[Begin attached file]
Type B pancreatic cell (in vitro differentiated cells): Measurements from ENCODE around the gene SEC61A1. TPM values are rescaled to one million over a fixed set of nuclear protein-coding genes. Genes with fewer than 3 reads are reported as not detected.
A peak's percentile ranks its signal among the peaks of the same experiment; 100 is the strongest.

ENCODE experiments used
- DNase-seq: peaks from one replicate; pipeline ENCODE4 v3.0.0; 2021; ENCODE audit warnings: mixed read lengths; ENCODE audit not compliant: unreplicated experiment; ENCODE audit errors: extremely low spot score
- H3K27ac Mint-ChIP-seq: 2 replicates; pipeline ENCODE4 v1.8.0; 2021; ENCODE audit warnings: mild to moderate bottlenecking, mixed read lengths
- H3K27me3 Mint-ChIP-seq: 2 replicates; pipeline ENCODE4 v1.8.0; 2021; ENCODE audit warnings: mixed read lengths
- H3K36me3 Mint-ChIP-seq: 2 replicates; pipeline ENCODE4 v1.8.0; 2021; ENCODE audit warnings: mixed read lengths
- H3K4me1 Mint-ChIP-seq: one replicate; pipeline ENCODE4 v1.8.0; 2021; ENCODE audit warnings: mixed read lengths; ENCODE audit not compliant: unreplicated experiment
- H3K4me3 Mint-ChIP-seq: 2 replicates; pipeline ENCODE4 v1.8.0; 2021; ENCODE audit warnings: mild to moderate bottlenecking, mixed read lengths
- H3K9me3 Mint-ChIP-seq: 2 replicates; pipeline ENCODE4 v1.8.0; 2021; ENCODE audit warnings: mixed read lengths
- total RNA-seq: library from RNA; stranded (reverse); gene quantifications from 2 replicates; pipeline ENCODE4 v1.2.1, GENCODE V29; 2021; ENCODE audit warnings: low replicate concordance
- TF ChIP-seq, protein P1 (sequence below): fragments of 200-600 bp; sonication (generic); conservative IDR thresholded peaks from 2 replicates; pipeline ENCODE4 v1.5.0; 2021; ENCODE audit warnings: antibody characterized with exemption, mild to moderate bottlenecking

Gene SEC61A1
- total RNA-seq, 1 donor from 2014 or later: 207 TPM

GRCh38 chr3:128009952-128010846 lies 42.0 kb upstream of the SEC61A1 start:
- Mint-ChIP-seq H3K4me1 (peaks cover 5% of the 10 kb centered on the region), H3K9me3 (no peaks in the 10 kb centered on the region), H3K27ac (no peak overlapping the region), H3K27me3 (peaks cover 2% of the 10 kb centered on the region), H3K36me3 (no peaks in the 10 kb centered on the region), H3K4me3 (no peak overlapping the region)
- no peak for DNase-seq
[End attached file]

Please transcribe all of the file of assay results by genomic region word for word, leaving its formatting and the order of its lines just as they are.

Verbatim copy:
Type B pancreatic cell (in vitro differentiated cells): Measurements from ENCODE around the gene SEC61A1. TPM values are rescaled to one million over a fixed set of nuclear protein-coding genes. Genes with fewer than 3 reads are reported as not detected.
A peak's percentile ranks its signal among the peaks of the same experiment; 100 is the strongest.

ENCODE experiments used
- DNase-seq: peaks from one replicate; pipeline ENCODE4 v3.0.0; 2021; ENCODE audit warnings: mixed read lengths; ENCODE audit not compliant: unreplicated experiment; ENCODE audit errors: extremely low spot score
- H3K27ac Mint-ChIP-seq: 2 replicates; pipeline ENCODE4 v1.8.0; 2021; ENCODE audit warnings: mild to moderate bottlenecking, mixed read lengths
- H3K27me3 Mint-ChIP-seq: 2 replicates; pipeline ENCODE4 v1.8.0; 2021; ENCODE audit warnings: mixed read lengths
- H3K36me3 Mint-ChIP-seq: 2 replicates; pipeline ENCODE4 v1.8.0; 2021; ENCODE audit warnings: mixed read lengths
- H3K4me1 Mint-ChIP-seq: one replicate; pipeline ENCODE4 v1.8.0; 2021; ENCODE audit warnings: mixed read lengths; ENCODE audit not compliant: unreplicated experiment
- H3K4me3 Mint-ChIP-seq: 2 replicates; pipeline ENCODE4 v1.8.0; 2021; ENCODE audit warnings: mild to moderate bottlenecking, mixed read lengths
- H3K9me3 Mint-ChIP-seq: 2 replicates; pipeline ENCODE4 v1.8.0; 2021; ENCODE audit warnings: mixed read lengths
- total RNA-seq: library from RNA; stranded (reverse); gene quantifications from 2 replicates; pipeline ENCODE4 v1.2.1, GENCODE V29; 2021; ENCODE audit warnings: low replicate concordance
- TF ChIP-seq, protein P1 (sequence below): fragments of 200-600 bp; sonication (generic); conservative IDR thresholded peaks from 2 replicates; pipeline ENCODE4 v1.5.0; 2021; ENCODE audit warnings: antibody characterized with exemption, mild to moderate bottlenecking

Gene SEC61A1
- total RNA-seq, 1 donor from 2014 or later: 207 TPM

GRCh38 chr3:128009952-128010846 lies 42.0 kb upstream of the SEC61A1 start:
- Mint-ChIP-seq H3K4me1 (peaks cover 5% of the 10 kb centered on the region), H3K9me3 (no peaks in the 10 kb centered on the region), H3K27ac (no peak overlapping the region), H3K27me3 (peaks cover 2% of the 10 kb centered on the region), H3K36me3 (no peaks in the 10 kb centered on the region), H3K4me3 (no peak overlapping the region)
- no peak for DNase-seq